The Untethering of Telco

Telcos have been losing their customer ownership and authority for many years.  First there was 1984, and the anti-Orwellian breakup of AT&T, and the ensuring deregulation of telecommunications around the world.  Then there was mobile, and the internet, two upstart technologies that threatened everything about telco.  Then there came over the top (OTT) service providers, and the device manufacturers – first mobile phone manufacturers, then every other consumer electronics manufacturer, then every metering and instrumentation manufacturer who could stick a SIM card in their electronics.  Now Google has changed tack on Android, and is upping the ante in its relationship (if it can be called that) with the service provider.  It is going to work with device manufacturers to get their devices out early and direct – specifically targeted at wresting control from the carriers.  According to the Wall Street Journal, this shift “marks a bid to exert more control over key features and apps that run on Android-powered phones and tablets, thus reducing the influence of wireless carriers over such devices.”

Tor many of the device manufacturers, telcos represent important channels.  for others, that’s less the case.  Austek, for example, has no such channel, and is deciding that rather than laboriously build such a channel, telco by telco, country by country, they will sell directly over the internet.  Motorola of course is becoming part of Google, and will continue its hybrid approach to the market, presumably in a trajectory that continues to reduce its dependence on the telco as channel.  Apple has long had alternate channels, and as tablets play an increasingly more important role in their business (especially with the much touted 7″ iPad due for release later this year) their dependence on iPhone sales will be reduced.  Tablet with a dialer, rather than phone with apps, you see.

The remaining tether to the service provider appears to me to be the phone number.   You know what would be a great app?  An identity app.  A simple, single function app that’s free, and that you share with your friends, that allows you to publish your current phone number, or – better again – that simply updates automatically when you swap SIM cards.  Then when you want to call someone, all you have to do is connect the app to your contact book, and call your contact using the app, instead of 555-1234-5678.  It would be great for people who swap SIMs a lot.  What’s more, it could ‘sense’ when someone else has changed SIM, or phone.  It would tie both SIM and IMEI number together, and create a single identity.  So when someone calls in, the app would be aware of the incoming call, go back to the server and ask about the number that’s dialling, and return with information to the recipient of the call saying that even though you’ve never seen this number before, it’s John who’s calling.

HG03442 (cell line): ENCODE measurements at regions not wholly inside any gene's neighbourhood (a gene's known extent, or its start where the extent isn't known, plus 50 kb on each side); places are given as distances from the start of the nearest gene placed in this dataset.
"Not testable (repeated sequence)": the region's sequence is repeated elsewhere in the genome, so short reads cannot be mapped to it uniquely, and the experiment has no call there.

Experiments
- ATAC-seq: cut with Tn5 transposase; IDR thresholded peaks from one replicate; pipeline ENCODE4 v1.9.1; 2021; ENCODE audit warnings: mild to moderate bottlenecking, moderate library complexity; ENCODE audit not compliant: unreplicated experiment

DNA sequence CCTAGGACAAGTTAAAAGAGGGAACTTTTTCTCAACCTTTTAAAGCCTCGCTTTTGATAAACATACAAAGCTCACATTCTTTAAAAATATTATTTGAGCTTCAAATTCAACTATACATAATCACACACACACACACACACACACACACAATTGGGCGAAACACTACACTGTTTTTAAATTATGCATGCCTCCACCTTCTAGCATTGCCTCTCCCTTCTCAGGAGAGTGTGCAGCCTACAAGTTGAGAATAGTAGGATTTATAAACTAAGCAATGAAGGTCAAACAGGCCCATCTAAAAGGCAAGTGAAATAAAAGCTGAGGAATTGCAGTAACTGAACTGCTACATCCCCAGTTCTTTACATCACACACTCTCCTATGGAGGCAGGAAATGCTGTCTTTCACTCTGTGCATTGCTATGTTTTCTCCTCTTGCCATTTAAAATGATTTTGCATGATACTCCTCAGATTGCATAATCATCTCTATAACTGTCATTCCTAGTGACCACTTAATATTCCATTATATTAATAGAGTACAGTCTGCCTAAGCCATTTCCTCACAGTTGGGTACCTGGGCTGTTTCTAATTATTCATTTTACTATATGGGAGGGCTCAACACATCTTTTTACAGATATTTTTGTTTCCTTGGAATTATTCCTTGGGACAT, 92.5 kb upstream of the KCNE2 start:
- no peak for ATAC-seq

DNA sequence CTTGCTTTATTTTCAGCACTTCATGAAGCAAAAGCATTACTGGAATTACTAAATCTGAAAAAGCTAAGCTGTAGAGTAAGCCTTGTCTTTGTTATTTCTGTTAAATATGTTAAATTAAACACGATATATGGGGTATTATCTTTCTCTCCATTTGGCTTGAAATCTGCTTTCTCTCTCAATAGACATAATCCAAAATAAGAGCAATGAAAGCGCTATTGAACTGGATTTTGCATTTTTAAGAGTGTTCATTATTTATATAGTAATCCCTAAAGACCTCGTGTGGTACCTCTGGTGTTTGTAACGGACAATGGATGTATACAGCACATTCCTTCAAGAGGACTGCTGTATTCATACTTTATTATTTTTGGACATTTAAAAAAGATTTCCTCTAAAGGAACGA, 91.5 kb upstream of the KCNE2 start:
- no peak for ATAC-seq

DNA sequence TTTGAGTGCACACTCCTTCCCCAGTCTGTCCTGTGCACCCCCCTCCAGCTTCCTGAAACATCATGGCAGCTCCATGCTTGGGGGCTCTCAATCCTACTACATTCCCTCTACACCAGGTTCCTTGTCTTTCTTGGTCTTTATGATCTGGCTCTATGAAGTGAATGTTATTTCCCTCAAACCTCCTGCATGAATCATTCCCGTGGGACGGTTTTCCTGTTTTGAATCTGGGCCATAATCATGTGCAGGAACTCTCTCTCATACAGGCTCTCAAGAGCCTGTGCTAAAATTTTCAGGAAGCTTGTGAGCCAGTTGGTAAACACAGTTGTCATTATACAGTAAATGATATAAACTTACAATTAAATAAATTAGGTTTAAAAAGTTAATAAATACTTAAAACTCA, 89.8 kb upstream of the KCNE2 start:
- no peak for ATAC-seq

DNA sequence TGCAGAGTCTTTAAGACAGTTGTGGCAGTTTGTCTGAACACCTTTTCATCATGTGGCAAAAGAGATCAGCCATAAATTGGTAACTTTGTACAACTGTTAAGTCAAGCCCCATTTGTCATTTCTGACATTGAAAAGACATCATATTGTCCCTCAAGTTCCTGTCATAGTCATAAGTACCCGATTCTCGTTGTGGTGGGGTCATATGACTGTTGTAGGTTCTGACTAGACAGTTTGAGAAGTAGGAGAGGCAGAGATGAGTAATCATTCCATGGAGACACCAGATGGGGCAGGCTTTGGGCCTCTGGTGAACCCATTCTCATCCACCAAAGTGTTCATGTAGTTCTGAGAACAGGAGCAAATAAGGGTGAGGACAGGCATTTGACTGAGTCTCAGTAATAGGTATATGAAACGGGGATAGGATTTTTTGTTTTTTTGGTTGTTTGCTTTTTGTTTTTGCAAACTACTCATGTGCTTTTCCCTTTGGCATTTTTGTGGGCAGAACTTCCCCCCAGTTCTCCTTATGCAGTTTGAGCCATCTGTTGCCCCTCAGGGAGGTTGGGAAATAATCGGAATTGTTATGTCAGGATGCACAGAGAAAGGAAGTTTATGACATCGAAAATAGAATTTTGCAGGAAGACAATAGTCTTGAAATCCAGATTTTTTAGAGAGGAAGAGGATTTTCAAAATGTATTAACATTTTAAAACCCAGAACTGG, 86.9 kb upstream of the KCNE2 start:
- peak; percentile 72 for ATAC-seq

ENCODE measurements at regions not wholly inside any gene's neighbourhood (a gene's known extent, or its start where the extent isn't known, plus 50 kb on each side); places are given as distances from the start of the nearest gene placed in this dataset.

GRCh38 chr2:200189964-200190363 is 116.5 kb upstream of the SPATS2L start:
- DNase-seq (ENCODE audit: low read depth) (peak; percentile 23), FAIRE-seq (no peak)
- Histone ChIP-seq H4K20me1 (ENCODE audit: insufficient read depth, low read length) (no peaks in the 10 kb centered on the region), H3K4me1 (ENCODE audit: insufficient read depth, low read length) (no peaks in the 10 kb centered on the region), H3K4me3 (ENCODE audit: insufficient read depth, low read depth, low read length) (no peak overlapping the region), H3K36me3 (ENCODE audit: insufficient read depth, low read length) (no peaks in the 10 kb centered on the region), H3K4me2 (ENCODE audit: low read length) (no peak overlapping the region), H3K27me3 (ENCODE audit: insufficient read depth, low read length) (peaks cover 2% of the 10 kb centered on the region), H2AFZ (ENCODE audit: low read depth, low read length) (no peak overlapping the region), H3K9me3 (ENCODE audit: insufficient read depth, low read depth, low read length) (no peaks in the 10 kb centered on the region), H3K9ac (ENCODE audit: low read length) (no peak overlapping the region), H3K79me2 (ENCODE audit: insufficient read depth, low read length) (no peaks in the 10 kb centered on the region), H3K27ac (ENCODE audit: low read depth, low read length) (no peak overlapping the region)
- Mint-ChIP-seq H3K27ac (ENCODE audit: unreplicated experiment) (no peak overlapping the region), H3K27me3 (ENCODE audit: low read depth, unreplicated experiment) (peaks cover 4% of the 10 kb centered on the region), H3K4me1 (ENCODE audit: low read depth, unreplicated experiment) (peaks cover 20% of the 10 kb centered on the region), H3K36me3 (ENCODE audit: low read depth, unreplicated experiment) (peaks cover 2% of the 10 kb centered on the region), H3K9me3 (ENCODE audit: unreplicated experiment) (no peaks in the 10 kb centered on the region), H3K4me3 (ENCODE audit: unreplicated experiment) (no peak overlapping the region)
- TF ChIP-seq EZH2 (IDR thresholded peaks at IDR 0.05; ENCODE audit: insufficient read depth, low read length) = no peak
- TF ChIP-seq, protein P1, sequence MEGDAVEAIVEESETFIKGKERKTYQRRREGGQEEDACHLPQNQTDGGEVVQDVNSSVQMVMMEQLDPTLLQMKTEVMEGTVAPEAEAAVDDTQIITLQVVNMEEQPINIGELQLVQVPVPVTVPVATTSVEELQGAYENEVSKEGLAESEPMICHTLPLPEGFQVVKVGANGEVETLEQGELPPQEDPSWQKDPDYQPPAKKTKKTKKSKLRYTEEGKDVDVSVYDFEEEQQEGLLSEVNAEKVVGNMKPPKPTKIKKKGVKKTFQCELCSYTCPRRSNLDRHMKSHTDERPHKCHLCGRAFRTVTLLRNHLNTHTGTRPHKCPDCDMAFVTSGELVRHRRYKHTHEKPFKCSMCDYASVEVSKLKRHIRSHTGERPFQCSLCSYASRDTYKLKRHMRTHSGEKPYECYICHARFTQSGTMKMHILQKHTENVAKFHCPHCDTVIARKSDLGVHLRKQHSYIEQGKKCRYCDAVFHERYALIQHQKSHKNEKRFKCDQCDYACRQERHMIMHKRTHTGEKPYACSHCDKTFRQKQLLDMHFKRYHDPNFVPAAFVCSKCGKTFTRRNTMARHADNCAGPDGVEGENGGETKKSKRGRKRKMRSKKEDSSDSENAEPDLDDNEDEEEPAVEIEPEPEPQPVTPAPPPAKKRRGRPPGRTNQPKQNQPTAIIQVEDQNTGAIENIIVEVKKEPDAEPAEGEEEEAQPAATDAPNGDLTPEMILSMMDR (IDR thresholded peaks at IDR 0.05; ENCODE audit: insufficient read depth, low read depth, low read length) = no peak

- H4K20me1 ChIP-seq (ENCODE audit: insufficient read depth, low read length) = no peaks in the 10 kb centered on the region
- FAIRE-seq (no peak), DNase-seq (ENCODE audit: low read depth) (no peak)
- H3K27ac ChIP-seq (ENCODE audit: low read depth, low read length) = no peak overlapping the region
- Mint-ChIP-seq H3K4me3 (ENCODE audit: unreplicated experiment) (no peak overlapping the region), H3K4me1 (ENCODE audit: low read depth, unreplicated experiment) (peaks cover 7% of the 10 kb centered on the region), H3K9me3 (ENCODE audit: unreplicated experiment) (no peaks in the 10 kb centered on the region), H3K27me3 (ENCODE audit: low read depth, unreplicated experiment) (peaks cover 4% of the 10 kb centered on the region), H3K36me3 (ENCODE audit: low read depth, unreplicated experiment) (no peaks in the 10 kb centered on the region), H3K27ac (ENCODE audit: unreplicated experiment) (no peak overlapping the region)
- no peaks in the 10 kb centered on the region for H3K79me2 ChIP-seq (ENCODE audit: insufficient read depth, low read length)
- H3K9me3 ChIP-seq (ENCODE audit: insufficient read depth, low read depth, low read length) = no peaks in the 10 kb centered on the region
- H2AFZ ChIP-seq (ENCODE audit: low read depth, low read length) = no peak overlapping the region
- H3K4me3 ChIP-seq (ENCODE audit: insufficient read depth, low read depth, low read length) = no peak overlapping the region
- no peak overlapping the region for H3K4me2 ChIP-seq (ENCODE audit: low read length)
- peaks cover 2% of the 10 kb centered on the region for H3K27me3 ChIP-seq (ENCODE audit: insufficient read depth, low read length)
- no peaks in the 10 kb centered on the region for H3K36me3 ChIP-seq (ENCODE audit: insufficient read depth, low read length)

In Japan, something similar could be done with an email app, as email addresses are tethered to telcos there as well.

The net result would be a small footprint app, distributed for free, and promoted across social media.  We could figure out a business model later :-)

An Irish company called YAC (You’re Always Connected) tried to do something similar about ten or twelve years ago, but it wasn’t the same – they had this thing called YAC numbers, which were actual phone numbers, but universal across networks (www.yac.com seems to be still limping along with a kind of eReceptionist thing).  Zouk Ventures (now a clean tech investor) had an investment in them.  There was a lot of config required both by the user and by the caller, which was a bit much.  They couldn’t quite get it over the line.  But the basic concept – removing the phone number tether from service provider control – remains valid.

Now.  Who can build my app for me….

One thought on “The Untethering of Telco

Leave a Reply

Your email address will not be published. Required fields are marked *

You may use these HTML tags and attributes: <a href="" title=""> <abbr title=""> <acronym title=""> <b> <blockquote cite=""> <cite> <code> <del datetime=""> <em> <i> <q cite=""> <strike> <strong>